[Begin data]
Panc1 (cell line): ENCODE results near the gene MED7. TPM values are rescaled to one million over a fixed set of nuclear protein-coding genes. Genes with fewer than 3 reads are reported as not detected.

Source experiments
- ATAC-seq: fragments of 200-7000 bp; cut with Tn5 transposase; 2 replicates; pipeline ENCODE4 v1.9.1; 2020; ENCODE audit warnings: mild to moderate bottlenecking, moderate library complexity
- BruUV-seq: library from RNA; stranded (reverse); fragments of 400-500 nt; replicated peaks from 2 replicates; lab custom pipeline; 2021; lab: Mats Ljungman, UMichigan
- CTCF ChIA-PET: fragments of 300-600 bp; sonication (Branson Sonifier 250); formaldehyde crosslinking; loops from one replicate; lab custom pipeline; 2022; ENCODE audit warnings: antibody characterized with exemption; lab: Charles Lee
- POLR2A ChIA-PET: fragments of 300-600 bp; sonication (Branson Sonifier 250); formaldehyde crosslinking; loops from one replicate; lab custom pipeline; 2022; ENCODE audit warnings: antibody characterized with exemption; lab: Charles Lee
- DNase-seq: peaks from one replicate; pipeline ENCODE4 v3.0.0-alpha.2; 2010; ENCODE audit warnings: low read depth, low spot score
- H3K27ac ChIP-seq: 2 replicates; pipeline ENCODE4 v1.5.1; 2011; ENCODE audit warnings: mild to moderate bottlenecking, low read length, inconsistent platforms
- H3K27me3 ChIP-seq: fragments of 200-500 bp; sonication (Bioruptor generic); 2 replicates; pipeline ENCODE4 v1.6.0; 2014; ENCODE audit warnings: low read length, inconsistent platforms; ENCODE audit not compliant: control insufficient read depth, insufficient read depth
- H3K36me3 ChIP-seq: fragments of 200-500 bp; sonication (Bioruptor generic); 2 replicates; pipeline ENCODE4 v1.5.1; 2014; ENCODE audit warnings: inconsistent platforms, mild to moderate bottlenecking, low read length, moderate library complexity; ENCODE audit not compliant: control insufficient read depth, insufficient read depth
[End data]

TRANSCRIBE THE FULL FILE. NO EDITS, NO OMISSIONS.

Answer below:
Panc1 (cell line): ENCODE results near the gene MED7. TPM values are rescaled to one million over a fixed set of nuclear protein-coding genes. Genes with fewer than 3 reads are reported as not detected.

Source experiments
- ATAC-seq: fragments of 200-7000 bp; cut with Tn5 transposase; 2 replicates; pipeline ENCODE4 v1.9.1; 2020; ENCODE audit warnings: mild to moderate bottlenecking, moderate library complexity
- BruUV-seq: library from RNA; stranded (reverse); fragments of 400-500 nt; replicated peaks from 2 replicates; lab custom pipeline; 2021; lab: Mats Ljungman, UMichigan
- CTCF ChIA-PET: fragments of 300-600 bp; sonication (Branson Sonifier 250); formaldehyde crosslinking; loops from one replicate; lab custom pipeline; 2022; ENCODE audit warnings: antibody characterized with exemption; lab: Charles Lee
- POLR2A ChIA-PET: fragments of 300-600 bp; sonication (Branson Sonifier 250); formaldehyde crosslinking; loops from one replicate; lab custom pipeline; 2022; ENCODE audit warnings: antibody characterized with exemption; lab: Charles Lee
- DNase-seq: peaks from one replicate; pipeline ENCODE4 v3.0.0-alpha.2; 2010; ENCODE audit warnings: low read depth, low spot score
- H3K27ac ChIP-seq: 2 replicates; pipeline ENCODE4 v1.5.1; 2011; ENCODE audit warnings: mild to moderate bottlenecking, low read length, inconsistent platforms
- H3K27me3 ChIP-seq: fragments of 200-500 bp; sonication (Bioruptor generic); 2 replicates; pipeline ENCODE4 v1.6.0; 2014; ENCODE audit warnings: low read length, inconsistent platforms; ENCODE audit not compliant: control insufficient read depth, insufficient read depth
- H3K36me3 ChIP-seq: fragments of 200-500 bp; sonication (Bioruptor generic); 2 replicates; pipeline ENCODE4 v1.5.1; 2014; ENCODE audit warnings: inconsistent platforms, mild to moderate bottlenecking, low read length, moderate library complexity; ENCODE audit not compliant: control insufficient read depth, insufficient read depth